1 Aug 2014

Spanish and Australian chocolates


Among the myriad of petty things that annoy me on a daily basis, there’s the constant references to how much women like to eat chocolate and other sweets when faced with romantic adversity.

The pathetic image of a grown-up woman, wearing pyjamas, sharing chocolate and tears with a friend has become unbearably pervasive on TV and cinema.

Don’t take me wrong, I think it’s great to state loud and clear that women have the right to eat whatever we want, no matter how fattening this may be.   I do have a problem though with the fact this is often used to depict women in crisis, unable to cope with life’s difficulties without breaking down in a childish manner.
That being said, I like to eat chocolate and I find quite a few differences between the chocolate you can find in Australian and the one you can find in Spain.

Spanish chocolate tends to have a higher concentration of cocoa and tablets tend to be thicker. The three variations usually are, dark, milk and white chocolate. If filled with anything it tends to be almonds. That’s as adventurous as I can get with chocolate. No caramel, no Wine Gums.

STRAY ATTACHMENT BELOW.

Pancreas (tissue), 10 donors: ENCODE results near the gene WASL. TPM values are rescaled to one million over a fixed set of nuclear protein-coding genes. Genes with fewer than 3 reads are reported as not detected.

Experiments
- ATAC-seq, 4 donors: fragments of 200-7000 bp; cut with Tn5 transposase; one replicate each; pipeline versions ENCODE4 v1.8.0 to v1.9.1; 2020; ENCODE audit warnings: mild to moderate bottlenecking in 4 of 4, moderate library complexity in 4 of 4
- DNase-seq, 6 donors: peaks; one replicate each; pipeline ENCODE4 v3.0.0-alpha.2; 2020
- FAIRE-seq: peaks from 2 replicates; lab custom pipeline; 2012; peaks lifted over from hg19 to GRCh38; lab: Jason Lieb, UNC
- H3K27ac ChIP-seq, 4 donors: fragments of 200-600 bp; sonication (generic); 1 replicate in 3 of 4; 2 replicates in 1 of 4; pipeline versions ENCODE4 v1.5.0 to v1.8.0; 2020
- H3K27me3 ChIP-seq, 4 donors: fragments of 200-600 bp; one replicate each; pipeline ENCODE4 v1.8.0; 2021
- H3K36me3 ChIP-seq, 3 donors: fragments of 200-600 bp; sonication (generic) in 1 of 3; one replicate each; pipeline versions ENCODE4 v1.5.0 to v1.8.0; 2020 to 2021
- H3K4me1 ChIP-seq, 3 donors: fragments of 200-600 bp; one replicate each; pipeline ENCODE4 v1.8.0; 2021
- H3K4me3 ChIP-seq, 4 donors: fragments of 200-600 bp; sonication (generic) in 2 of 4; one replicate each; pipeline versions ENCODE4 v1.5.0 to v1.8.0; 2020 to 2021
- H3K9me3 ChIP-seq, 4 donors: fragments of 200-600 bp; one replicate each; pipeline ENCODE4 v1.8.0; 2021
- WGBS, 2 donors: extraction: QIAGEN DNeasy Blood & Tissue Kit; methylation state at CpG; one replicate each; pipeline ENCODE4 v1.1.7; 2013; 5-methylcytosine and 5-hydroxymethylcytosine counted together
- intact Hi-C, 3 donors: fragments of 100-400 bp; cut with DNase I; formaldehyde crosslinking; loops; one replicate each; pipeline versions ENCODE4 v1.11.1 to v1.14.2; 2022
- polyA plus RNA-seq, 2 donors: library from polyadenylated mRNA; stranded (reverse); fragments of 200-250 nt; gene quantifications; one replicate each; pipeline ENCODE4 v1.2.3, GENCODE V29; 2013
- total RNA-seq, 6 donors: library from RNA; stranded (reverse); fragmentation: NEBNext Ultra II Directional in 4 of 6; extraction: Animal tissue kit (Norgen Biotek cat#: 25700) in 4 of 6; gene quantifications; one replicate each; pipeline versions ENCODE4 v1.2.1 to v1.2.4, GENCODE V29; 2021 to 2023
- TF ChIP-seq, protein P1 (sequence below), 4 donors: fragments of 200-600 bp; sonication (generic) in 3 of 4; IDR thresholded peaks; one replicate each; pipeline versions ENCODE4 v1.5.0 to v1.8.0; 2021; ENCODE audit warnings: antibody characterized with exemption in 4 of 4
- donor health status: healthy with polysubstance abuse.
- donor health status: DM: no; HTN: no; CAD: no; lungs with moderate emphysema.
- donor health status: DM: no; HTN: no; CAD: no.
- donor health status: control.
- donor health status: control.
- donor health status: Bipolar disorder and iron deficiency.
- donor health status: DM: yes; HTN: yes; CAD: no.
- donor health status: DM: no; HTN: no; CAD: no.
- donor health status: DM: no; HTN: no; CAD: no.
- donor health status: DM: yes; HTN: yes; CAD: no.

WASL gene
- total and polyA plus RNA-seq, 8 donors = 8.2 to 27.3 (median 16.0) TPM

I remember fondly the very dark and hard chocolate tablets an old auntie from Barcelona would bring with her when she visited my family.

As a child, often, a sandwich made of Spanish bread (similar style to baguette) and chocolate would make a merienda, the snack I would have after school. The chocolate sandwich could easily be taken outside and eaten while playing with friends on the street until dinner time.

Drinking chocolate in Spain is like no other I’ve tried anywhere else in the world. It’s as thick as custard and most times people dip churros or bread in it. After adding the chocolate powder to the hot milk and stirring it with a wooden spoon till it boils, you can pour the dark chocolate sauce in your cup.  In cold winter afternoons, breaking through the thin layer that forms on the top of the cup and tasting the rich hot bitterness is bliss.

Chocolate con churros (drinking chocolate and churros) is a snack often present at family gatherings and local festivities. It’s also great comfort food after a long night out, especially on 1st January, after you’ve been celebrating the New Year all night long and head home at dawn, hoping that one of the cafes walk past may be open.

The closest I've found to Spanish tablet chocolate in Australia is the 70% cocoa chocolate sold at ALDI. I thoroughly recommend it.